The Antitrust Laws
The Antitrust Laws
The Antitrust Division enforces federal antitrust and competition laws. These laws prohibit anticompetitive conduct and mergers that deprive American consumers, taxpayers, and workers of the benefits of competition.
The Sherman Antitrust Act
This law prohibits conspiracies that unreasonably restrain trade. Under the Sherman Act, agreements among competitors to fix prices or wages, rig bids, or allocate customers, workers, or markets, are criminal violations. Other agreements such as exclusive contracts that reduce competition may also violate the Sherman Antitrust Act and are subject to civil enforcement.
The Sherman Act also makes it illegal to monopolize, conspire to monopolize, or attempt to monopolize a market for products or services. An unlawful monopoly exists when one firm has market power for a product or service, and it has obtained or maintained that market power, not through competition on the merits, but because the firm has suppressed competition by engaging in anticompetitive conduct. Monopolization offenses may be prosecuted criminally or civilly.
The Clayton Act
This law aims to promote fair competition and prevent unfair business practices that could harm consumers. It prohibits certain actions that might restrict competition, like tying agreements, predatory pricing, and mergers that could lessen competition.
An illegal merger occurs when two companies join together in a way that may substantially lessen competition or tend to create a monopoly in a relevant market. This reduction in competition can harm consumers by potentially leading to higher prices or fewer choices for products or services. It can also harm workers by potentially leading to lower wages or fewer choices for employment.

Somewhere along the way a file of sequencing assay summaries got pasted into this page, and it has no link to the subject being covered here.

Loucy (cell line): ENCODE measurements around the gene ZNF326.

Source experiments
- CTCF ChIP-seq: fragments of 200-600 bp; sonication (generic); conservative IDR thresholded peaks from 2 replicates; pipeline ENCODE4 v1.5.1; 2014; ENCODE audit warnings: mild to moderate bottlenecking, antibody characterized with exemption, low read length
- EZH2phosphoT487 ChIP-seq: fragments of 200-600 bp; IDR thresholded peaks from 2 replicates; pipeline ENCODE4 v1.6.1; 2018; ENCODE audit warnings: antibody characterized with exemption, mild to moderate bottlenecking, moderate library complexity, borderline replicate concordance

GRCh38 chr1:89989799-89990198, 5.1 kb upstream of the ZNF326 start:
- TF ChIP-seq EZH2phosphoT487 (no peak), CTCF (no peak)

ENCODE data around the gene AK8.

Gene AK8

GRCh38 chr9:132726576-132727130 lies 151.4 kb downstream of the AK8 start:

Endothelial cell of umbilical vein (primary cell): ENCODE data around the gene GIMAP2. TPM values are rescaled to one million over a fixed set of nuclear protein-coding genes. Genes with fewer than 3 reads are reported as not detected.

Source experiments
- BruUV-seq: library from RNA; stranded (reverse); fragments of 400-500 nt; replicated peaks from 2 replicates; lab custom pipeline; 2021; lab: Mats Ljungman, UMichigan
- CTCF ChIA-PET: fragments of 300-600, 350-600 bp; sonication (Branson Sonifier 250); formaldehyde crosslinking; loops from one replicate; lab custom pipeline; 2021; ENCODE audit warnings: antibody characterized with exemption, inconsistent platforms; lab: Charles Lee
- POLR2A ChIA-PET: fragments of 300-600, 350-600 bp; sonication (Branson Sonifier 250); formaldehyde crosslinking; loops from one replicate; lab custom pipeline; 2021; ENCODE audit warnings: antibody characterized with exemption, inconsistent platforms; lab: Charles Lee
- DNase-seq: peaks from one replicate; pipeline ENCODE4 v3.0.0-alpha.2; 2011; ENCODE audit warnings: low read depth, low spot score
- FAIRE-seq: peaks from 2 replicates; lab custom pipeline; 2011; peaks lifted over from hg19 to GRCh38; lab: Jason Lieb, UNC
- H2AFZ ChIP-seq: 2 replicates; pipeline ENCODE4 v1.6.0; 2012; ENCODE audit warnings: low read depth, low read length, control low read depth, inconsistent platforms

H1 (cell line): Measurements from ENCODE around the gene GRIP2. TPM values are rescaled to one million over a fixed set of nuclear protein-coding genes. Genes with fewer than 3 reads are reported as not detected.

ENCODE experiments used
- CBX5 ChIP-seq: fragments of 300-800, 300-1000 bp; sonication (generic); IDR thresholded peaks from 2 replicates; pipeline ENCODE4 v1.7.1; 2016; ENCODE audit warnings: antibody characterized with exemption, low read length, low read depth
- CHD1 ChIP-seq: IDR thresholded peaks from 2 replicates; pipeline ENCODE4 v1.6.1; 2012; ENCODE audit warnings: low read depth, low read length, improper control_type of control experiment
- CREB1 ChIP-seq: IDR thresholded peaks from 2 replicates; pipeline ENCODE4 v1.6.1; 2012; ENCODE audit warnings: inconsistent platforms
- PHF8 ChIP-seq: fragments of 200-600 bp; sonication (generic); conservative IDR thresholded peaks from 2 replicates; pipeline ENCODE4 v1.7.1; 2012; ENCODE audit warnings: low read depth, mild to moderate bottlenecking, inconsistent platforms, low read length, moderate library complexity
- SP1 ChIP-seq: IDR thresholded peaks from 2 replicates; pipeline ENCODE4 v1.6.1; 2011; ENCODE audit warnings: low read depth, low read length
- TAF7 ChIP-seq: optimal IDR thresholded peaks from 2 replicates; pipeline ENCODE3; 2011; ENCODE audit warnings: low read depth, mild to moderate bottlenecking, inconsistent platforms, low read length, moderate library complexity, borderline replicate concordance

An illegal tying agreement happens when a company forces customers to buy one product (the tying product) in order to purchase another product (the tied product). The two products are bundled or “tied” together, which gives the tying agreement its name. This practice restricts a customer’s choice and can limit competition. In a fair marketplace, business compete on price and on how good their products are. If an illegal tying arrangement is in place, a seller can use its strong market power on a popular product to force customers to buy a second, lesser product.
Predatory pricing is when a company sets its prices very low, often below cost, to drive competitors out of business. Once the competition is gone, the company can raise prices because it has less or no competition left. This practice harms competition and, in the long run, it can result in higher prices for consumers and lower wages for workers.
The Clayton Act also prohibits an individual from sitting on boards of competing corporations. This illegal practice can lessen the competitive vigor that would otherwise exist between truly independent rivals. By sharing a board member, the two companies might synchronize pricing changes, labor negotiations, and more.
The goal of the Clayton Act is to maintain a fair marketplace where various companies can compete, giving consumers more options and better prices, and giving workers a fair market for their labor. This law also protects individuals and small business from being unfairly treated by larger companies. Overall, it works to keep markets competitive and ensure that businesses play fair.
The Antitrust Division also enforces other federal laws to fight illegal activities that arise from anticompetitive conduct, which includes offenses that impact the integrity of an antitrust or related investigation. Examples include: conspiracies to defraud the United States, mail and wire fraud, money laundering, kickbacks, false statements to Federal agents, perjury, and obstruction of justice, and bribery, among other crimes.
Read more about the activities of the Antitrust Division: